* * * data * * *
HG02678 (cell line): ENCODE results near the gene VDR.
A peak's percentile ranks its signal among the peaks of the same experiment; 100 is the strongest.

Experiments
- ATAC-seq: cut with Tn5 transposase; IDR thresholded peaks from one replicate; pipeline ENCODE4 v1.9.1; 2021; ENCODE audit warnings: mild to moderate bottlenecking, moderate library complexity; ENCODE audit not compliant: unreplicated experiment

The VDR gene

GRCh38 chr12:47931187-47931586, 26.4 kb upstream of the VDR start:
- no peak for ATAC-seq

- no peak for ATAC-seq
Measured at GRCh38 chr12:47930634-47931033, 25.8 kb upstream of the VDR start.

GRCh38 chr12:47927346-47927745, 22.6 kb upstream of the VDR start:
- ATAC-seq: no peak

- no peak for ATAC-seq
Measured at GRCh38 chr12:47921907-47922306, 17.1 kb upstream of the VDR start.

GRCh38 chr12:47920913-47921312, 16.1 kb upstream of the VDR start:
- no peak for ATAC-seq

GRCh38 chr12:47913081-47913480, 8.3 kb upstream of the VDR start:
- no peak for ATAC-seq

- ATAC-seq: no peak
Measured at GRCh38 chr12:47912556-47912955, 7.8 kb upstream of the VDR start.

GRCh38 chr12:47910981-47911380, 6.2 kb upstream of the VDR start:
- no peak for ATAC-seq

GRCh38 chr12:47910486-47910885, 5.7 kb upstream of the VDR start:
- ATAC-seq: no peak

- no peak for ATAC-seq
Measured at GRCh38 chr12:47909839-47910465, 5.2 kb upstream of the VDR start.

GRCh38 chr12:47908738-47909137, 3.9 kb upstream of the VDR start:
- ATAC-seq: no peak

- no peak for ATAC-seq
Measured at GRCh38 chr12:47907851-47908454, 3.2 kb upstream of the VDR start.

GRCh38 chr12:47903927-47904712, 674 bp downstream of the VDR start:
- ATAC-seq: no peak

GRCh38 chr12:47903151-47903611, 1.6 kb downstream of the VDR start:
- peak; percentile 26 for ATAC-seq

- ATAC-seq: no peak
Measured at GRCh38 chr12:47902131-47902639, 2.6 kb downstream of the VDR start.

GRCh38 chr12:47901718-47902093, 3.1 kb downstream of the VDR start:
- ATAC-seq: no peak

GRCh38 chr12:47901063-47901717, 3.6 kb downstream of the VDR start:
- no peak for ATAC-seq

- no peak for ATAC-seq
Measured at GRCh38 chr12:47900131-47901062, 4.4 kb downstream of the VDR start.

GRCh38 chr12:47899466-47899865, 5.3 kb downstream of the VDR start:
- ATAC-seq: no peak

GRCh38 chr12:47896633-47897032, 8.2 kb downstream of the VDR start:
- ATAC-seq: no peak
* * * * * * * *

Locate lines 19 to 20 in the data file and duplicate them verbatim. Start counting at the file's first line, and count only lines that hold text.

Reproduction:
Measured at GRCh38 chr12:47912556-47912955, 7.8 kb upstream of the VDR start.

GRCh38 chr12:47910981-47911380, 6.2 kb upstream of the VDR start: